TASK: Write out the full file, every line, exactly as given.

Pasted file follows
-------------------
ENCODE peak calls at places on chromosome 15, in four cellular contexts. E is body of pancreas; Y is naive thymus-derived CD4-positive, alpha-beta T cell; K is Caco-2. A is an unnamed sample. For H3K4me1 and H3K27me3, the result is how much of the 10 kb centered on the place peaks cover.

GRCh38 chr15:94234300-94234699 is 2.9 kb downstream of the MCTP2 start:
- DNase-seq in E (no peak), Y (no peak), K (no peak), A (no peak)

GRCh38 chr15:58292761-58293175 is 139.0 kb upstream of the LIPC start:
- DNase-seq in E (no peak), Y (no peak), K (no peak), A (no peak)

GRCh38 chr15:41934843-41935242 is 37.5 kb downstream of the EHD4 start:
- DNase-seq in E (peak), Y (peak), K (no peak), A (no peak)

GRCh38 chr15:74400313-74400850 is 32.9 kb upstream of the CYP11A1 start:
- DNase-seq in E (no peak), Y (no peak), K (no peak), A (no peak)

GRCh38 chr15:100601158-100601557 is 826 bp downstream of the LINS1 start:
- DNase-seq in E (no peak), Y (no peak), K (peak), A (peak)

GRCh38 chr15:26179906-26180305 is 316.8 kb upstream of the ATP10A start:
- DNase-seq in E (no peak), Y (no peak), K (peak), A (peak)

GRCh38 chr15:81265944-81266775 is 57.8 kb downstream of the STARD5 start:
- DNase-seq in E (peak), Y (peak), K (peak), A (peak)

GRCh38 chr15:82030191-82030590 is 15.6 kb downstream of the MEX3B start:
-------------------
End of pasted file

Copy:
ENCODE peak calls at places on chromosome 15, in four cellular contexts. E is body of pancreas; Y is naive thymus-derived CD4-positive, alpha-beta T cell; K is Caco-2. A is an unnamed sample. For H3K4me1 and H3K27me3, the result is how much of the 10 kb centered on the place peaks cover.

GRCh38 chr15:94234300-94234699 is 2.9 kb downstream of the MCTP2 start:
- DNase-seq in E (no peak), Y (no peak), K (no peak), A (no peak)

GRCh38 chr15:58292761-58293175 is 139.0 kb upstream of the LIPC start:
- DNase-seq in E (no peak), Y (no peak), K (no peak), A (no peak)

GRCh38 chr15:41934843-41935242 is 37.5 kb downstream of the EHD4 start:
- DNase-seq in E (peak), Y (peak), K (no peak), A (no peak)

GRCh38 chr15:74400313-74400850 is 32.9 kb upstream of the CYP11A1 start:
- DNase-seq in E (no peak), Y (no peak), K (no peak), A (no peak)

GRCh38 chr15:100601158-100601557 is 826 bp downstream of the LINS1 start:
- DNase-seq in E (no peak), Y (no peak), K (peak), A (peak)

GRCh38 chr15:26179906-26180305 is 316.8 kb upstream of the ATP10A start:
- DNase-seq in E (no peak), Y (no peak), K (peak), A (peak)

GRCh38 chr15:81265944-81266775 is 57.8 kb downstream of the STARD5 start:
- DNase-seq in E (peak), Y (peak), K (peak), A (peak)

GRCh38 chr15:82030191-82030590 is 15.6 kb downstream of the MEX3B start: